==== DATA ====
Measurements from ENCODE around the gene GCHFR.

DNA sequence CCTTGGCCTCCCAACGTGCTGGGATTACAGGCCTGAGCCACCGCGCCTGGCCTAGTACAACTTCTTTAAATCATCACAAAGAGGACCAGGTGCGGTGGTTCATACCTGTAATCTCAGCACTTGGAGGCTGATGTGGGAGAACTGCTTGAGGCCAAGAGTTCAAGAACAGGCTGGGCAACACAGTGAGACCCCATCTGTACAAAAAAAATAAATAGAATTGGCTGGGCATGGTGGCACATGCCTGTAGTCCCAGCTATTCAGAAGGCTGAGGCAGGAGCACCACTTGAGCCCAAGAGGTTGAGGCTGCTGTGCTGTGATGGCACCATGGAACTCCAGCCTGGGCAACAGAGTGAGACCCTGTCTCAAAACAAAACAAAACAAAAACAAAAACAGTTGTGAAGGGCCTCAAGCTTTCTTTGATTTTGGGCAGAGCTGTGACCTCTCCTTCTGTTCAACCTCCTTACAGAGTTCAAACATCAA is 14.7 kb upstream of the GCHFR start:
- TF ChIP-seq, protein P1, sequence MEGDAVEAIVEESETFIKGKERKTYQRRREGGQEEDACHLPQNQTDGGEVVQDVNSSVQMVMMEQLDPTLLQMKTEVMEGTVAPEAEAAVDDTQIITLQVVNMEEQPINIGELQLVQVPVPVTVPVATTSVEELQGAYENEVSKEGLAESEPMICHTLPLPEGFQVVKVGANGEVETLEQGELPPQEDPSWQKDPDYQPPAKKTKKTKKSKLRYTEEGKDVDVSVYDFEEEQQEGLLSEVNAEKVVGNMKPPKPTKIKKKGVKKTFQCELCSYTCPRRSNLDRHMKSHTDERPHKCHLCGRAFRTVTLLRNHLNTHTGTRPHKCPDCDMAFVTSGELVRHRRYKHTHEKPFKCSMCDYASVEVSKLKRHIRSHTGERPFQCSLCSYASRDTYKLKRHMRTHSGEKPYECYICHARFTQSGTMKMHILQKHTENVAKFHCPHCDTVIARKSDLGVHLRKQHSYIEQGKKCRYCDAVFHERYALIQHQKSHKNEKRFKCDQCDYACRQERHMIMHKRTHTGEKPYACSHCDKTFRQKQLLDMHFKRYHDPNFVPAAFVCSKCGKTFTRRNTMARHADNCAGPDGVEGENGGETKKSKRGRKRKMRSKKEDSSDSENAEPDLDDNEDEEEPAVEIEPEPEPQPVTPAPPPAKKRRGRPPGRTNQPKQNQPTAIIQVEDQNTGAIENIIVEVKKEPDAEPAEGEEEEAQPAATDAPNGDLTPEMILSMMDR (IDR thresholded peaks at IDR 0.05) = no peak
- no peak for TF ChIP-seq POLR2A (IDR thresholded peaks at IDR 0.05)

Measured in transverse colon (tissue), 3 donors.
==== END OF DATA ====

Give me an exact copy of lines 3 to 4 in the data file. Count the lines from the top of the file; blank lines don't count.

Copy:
- TF ChIP-seq, protein P1, sequence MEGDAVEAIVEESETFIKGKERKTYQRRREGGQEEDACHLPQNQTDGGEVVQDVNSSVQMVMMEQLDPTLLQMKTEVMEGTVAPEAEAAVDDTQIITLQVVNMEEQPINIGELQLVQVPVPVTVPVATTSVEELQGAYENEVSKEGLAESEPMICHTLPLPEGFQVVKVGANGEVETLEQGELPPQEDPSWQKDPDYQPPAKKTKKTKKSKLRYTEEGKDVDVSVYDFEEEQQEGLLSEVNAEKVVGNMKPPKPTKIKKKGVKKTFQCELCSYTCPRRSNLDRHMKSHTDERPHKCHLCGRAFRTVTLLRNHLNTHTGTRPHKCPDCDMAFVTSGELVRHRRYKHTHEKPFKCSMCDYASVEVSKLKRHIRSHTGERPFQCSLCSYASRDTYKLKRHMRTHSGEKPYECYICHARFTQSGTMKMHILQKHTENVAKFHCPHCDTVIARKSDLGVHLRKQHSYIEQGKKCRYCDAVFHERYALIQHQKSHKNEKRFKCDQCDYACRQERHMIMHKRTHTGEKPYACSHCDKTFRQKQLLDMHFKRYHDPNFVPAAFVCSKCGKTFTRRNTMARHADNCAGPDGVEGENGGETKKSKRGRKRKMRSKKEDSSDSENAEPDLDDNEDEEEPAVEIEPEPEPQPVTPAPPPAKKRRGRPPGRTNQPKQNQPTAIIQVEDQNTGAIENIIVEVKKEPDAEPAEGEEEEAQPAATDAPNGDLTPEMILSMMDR (IDR thresholded peaks at IDR 0.05) = no peak
- no peak for TF ChIP-seq POLR2A (IDR thresholded peaks at IDR 0.05)